These David and Goliath-type chart battles happen because the way they’re calculated means there’s currently no guaranteed way to the top of the charts, but multiple different slippery paths. As Sports Team’s Alex Rice tells me, “Since the sales numbers are low for everyone, you can have these people that take on the charts on the basis of having a fanbase that's incredibly committed, which is why the album chart feels so exciting right now – there's more scope for a bit of an upset.”
The sales versus streaming battle has spilled over into a debate about album sales as part of a “bundle” – an album sold with, say, a T-shirt or tour ticket, often as a ridiculously good offer – and how valid they are. Across the pond in America, the Billboard chart has already introduced a few new rules to restrict their impact after Travis Scott’s Astroworld beat Nicki Minaj’s huge record Queen to the number one slot thanks to him selling copies of the record as part of a bundle with merch and tickets.
At the start of 2020, Billboard changed the rules (bringing them in line with the OCC’s) so the consumer must be able to buy a cheaper, album-less version of whatever is included in the bundle. Acts also have to provide pre-sale access even if you don’t want to buy an album, usually via a mailing list sign-up. However, in July, Billboard announced that they’re going one step further. Starting from October 2020, no album bundle will count towards their chart. If you want to buy a shirt and a copy of the record, it has to be done as two independent “add to cart” clicks.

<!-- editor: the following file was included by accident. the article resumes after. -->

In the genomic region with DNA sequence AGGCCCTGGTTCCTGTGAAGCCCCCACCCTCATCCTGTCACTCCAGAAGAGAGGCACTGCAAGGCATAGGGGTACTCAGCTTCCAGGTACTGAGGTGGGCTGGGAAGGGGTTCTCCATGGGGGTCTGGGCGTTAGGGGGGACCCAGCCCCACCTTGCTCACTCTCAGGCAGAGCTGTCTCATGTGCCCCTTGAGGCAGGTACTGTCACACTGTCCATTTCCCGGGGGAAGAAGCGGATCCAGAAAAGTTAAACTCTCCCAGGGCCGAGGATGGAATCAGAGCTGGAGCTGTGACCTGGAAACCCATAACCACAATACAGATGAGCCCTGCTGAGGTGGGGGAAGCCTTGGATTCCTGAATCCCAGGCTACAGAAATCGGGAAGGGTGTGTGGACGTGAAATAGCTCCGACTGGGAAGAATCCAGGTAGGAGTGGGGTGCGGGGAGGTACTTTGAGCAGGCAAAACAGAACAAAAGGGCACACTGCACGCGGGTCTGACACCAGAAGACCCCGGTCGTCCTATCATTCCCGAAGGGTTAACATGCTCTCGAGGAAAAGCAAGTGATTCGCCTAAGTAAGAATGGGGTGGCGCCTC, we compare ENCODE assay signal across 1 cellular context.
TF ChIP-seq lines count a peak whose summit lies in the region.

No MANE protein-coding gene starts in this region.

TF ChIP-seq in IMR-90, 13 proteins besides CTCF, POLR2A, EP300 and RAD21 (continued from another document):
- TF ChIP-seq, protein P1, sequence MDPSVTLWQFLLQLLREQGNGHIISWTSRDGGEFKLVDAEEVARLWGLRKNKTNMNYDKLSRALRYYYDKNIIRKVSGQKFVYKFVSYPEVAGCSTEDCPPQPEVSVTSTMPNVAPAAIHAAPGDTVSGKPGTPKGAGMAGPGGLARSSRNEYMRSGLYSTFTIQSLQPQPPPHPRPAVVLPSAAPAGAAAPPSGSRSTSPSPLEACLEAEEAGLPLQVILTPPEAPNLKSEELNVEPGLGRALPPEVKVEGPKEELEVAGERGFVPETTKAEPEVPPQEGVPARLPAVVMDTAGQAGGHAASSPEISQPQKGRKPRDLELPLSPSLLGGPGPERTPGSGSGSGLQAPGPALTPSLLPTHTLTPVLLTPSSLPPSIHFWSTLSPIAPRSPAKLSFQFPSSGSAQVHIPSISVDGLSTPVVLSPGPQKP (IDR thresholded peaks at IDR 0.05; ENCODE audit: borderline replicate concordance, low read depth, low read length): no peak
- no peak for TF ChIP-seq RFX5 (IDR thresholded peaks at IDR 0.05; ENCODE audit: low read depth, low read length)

It’s important to note that the charts have never been fair playing fields. “People used to goose the system all the time,” offers Glass Animals’ Dave Bayley, who reached Number Two with their third album Dreamland. “Back in the day when it was only people buying records, there was all this jiggery pokery with labels just shipping thousands of records to stores” to make it look like they’d sold more, as well as urban legends of rich fathers spending five-figure sums on multiple copies.
Today there’s still a healthy sense of bending the rules. Nine days after Billboard announced their imminent “no bundle rule”, Taylor Swift broke with a career’s worth of tradition and announced that her eighth album Folklore (alongside 17 physical variations and plenty of merch bundles) would be released the next day. Maybe Taylor did just want to do something different to keep her fans on her toes or maybe she, one of the most business-savvy pop stars around, didn’t want these looming rule changes to affect her chances of getting a number one album. Why would you risk breaking a six-album streak at number one?